how about kefir?? Ive been giving it as a supplemental treatment for weightloss and a skin allergy. It was recommended by his doggie health food store and he loves it. The brand is answers pet food raw milk kefir. Unfortunately I am away on vacation and was reading that human kefir is okay to give instead of animal consumption kefir. Does anyone have any thoughts on this??

  • mahoraner

    Places like petco and petsmart sell mothers milk replacements, Just dont use hartz! i have read many stories of dogs dying from hartz milk replacement

    But it would be best to ask your vet. You should always trust your vet for most thhings EXCEPT when they suggest foods like : hills, royal canin, purina, or iams

  • Really?

    (note: not a sarcastic response) OMG! YES! Purina kibble is awful for dogs! We bought Purina puppy chow for our yellow lab puppy (now 10 months old) when we got her at 2 months of age. At about 6 months of age, she had her first bout of bad diarrhea. At first we thought it was the river water she drank (she didn’t get much, but it’s a dirty river so we thought that was it), but it kept happening over and over, fairly regular. We tried to eliminate all other possibilities: eating things out in the yard while out there alone, ingesting parts of toys (we quickly switched to kong and other hard to destroy toys and bones as well as going so far as to put her on the leash in our fenced in back yard), etc. She’s a puppy, if she can get a hold of it, she’ll eat it so we VERY VERY closely monitored her. We wanted to ensure that nothing she shouldn’t be eating was causing the problem. After all, she had been eating Purina for 4 months up to this point with no problem. Well, it kept happening and we were all ready to take her to the vet to get her looked at when my mother-in-law suggested changing her food as she had that problem with her dog, also a yellow lab. As soon as we switched, no more diarrhea! She had one bout 5 weeks after the change (she had been having a bout every 10 days or so), but it was far less severe. Before changing, she would cry and cry and paw to get out of her crate (initially crate trained tho now free to roam when we’re not home and nighttime as she’s house broken and rarely chews things she ought not to) and RUN out the door to go potty. That little bout after the switch was more like, “hey mom, I need to potty. Can you let me out please?” as opposed to, “MOMMY! LET ME OUT!! I GOTTA GO NOW!!” when she had Purina food.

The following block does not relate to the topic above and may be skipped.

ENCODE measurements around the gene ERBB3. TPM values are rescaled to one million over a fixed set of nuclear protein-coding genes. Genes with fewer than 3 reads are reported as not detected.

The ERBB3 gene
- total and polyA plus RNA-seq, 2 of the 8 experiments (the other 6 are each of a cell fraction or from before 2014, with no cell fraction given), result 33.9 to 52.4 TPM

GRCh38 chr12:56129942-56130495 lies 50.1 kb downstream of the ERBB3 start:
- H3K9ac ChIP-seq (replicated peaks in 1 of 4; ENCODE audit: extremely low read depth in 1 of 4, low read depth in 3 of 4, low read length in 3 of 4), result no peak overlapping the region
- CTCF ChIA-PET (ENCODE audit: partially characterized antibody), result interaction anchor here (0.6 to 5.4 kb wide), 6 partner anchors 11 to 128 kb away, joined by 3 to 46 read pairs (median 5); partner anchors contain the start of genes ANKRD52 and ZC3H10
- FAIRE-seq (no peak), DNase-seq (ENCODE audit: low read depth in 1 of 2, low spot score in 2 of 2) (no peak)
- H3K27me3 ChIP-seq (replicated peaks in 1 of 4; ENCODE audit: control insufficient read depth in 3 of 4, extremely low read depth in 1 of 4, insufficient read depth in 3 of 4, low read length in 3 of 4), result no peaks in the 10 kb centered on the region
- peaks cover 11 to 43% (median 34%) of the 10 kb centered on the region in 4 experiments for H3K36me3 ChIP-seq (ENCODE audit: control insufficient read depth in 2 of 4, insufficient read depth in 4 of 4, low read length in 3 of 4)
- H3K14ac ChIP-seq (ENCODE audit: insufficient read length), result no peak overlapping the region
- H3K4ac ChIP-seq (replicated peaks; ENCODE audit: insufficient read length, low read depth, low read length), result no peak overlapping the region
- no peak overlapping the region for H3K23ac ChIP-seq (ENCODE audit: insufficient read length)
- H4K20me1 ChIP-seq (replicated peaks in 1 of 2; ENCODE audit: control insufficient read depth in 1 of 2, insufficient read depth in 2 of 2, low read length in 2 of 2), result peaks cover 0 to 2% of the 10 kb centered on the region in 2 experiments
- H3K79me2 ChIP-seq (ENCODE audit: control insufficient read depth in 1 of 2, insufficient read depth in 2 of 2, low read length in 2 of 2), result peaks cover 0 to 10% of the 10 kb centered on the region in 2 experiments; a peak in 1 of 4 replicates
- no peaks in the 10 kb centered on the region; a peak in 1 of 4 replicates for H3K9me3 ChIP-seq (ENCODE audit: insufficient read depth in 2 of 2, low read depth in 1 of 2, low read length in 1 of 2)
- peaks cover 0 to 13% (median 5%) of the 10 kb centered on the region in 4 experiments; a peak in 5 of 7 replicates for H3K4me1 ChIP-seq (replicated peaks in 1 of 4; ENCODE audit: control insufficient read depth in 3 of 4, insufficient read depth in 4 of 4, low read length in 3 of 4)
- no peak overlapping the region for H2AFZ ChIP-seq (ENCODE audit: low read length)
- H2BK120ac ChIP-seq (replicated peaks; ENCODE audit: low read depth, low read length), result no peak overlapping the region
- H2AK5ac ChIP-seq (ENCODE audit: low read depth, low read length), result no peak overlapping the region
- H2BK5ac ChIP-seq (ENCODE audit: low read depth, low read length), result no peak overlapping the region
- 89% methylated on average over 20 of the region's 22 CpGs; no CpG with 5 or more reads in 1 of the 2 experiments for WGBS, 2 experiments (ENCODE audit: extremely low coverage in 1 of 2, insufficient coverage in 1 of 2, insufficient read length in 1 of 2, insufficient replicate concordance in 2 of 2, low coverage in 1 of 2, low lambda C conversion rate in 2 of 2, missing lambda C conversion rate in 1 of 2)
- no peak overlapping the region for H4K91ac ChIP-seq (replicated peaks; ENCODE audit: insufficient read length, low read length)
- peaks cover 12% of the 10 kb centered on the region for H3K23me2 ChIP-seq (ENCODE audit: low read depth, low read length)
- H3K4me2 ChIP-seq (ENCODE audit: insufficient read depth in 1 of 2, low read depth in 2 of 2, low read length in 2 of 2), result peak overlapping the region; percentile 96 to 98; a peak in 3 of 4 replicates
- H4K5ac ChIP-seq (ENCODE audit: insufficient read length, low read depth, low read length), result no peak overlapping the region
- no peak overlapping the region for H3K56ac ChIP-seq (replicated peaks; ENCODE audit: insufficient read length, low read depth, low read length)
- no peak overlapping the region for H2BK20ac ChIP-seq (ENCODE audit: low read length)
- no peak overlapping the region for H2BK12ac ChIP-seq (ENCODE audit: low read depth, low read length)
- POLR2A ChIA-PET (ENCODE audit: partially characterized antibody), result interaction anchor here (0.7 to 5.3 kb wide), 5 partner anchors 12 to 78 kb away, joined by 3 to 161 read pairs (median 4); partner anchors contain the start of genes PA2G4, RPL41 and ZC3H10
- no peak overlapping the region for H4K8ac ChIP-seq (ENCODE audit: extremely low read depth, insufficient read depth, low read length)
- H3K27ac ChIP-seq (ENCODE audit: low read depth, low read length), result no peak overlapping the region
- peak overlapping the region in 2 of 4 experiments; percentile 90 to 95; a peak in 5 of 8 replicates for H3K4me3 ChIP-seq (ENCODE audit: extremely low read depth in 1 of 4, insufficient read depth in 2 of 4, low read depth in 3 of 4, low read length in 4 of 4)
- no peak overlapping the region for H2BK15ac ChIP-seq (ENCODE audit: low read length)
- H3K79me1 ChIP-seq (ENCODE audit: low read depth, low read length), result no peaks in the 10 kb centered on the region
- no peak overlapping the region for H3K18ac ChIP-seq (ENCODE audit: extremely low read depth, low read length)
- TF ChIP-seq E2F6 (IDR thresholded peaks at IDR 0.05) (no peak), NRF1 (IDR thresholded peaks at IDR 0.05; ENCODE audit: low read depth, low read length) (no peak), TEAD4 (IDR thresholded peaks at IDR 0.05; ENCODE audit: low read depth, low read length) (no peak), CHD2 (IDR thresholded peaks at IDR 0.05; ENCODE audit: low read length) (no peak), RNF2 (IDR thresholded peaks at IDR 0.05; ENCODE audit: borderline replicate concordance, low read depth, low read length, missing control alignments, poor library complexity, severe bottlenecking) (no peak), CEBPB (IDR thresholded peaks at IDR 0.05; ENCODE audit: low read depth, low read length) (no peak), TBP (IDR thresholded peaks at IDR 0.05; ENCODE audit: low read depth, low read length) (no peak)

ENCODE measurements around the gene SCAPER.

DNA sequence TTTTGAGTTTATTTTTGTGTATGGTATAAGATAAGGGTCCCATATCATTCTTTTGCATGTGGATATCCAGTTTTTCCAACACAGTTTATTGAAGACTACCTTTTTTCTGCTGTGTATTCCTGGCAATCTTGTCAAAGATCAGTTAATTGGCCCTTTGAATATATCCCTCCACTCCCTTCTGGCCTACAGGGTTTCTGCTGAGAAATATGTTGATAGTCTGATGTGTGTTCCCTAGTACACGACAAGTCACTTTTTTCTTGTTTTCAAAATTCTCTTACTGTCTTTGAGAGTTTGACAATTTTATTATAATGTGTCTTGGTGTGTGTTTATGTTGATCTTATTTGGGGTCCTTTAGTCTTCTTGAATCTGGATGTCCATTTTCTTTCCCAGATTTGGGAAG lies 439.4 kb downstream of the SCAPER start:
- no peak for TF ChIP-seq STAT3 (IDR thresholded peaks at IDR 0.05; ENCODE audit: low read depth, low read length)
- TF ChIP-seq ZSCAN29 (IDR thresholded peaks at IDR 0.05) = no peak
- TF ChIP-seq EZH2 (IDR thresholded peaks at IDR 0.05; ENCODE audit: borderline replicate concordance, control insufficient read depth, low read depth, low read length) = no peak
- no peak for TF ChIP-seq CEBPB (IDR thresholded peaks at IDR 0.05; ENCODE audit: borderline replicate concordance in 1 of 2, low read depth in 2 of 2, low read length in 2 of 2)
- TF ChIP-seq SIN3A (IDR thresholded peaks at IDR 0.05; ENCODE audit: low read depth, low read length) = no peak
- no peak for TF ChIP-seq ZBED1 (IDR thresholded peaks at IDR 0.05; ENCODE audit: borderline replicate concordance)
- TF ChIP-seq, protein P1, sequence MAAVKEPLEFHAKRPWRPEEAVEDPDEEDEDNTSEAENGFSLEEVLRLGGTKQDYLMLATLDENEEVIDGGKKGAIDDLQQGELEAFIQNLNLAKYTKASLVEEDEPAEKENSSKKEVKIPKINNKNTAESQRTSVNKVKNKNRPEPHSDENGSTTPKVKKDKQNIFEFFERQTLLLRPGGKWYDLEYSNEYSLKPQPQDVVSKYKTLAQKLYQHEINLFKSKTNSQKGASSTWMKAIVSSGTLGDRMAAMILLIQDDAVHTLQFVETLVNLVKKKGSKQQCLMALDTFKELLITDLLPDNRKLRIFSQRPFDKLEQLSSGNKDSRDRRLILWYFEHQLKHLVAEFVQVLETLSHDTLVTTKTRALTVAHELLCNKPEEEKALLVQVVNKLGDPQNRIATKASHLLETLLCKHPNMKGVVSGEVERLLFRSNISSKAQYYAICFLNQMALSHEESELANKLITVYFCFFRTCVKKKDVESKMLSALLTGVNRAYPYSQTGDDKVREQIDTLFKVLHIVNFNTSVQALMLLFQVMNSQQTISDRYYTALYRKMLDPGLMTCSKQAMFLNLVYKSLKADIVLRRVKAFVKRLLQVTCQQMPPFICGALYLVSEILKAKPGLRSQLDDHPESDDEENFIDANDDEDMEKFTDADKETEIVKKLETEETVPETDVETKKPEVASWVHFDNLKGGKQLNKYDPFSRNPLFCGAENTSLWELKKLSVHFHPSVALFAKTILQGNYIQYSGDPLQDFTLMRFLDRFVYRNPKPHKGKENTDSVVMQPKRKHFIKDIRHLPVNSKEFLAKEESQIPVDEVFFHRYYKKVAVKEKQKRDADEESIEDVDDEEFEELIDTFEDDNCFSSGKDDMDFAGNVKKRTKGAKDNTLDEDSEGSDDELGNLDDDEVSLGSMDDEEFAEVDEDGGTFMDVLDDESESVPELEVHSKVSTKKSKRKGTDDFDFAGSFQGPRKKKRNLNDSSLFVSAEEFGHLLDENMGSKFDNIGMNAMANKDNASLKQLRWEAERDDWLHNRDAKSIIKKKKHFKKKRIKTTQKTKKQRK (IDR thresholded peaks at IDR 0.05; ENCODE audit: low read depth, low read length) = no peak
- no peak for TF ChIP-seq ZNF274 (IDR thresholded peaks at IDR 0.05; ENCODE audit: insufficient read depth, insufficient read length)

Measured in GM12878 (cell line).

Sorry for the long rant, but I’m quite mad at Purina now and refuse to purchase any of their products.

    We now give her Blue Diamond food and she’s fine.

    Ok, I feel better now. 🙂 Thank you.

  • Really?

    First, please pardon the semi-sarcastic screen name, sometimes I am sarcastic, but not this time. 🙂
    Your article says that the lactose in dairy products is what harms dogs (makes sense to me, as the symptoms in dogs are the same for me, a lactose-intolerant human). I was wondering about 2 things:
    1. Would lactose free (vanilla or other non-chocolate of course) ice cream, made by Lactaid for example, be okay for dogs?
    2. Would giving them lactase enzyme pills, as you would for humans, help them digest dairy?
    Not planning on trying this (unless a combination of research and vet advice says I can), but I was wondering if anyone here knew.
    Thanks!

  • Nishtha Singh

    what about lactose in curd?

  • JBWilliams1991

    Lactose is not an ingredient added to milk, it’s a naturally occurring sugar. It exists in all cow’s milk. Some dogs tolerate milk just fine. Other dogs get diarrhoea and gas. Either way, milk is not a necessary component of dogs’ diets but if you want to give your dog milk and see what the reaction is there won’t be much harm. It’s not toxic.

  • Robert Szucs

    That’s ok. I don’t like you either.

  • Kiera Nguyen

    too

  • Kiera Nguyen

    doodoodooododododdododooddo

  • Kiera Nguyen

    i like brush

  • Kiera Nguyen

    i like diarrhera too

  • Kiera Nguyen

    your dog loves me

  • Kiera Nguyen

    sour tos

  • Kiera Nguyen

    but i dont like you

  • Kiera Nguyen

    i love me tos

  • Robert Szucs

    i love my dog

  • theBCnut

    Maybe nothing, maybe diarrhea. It won’t hurt a dog to fast for a day.

  • edison papa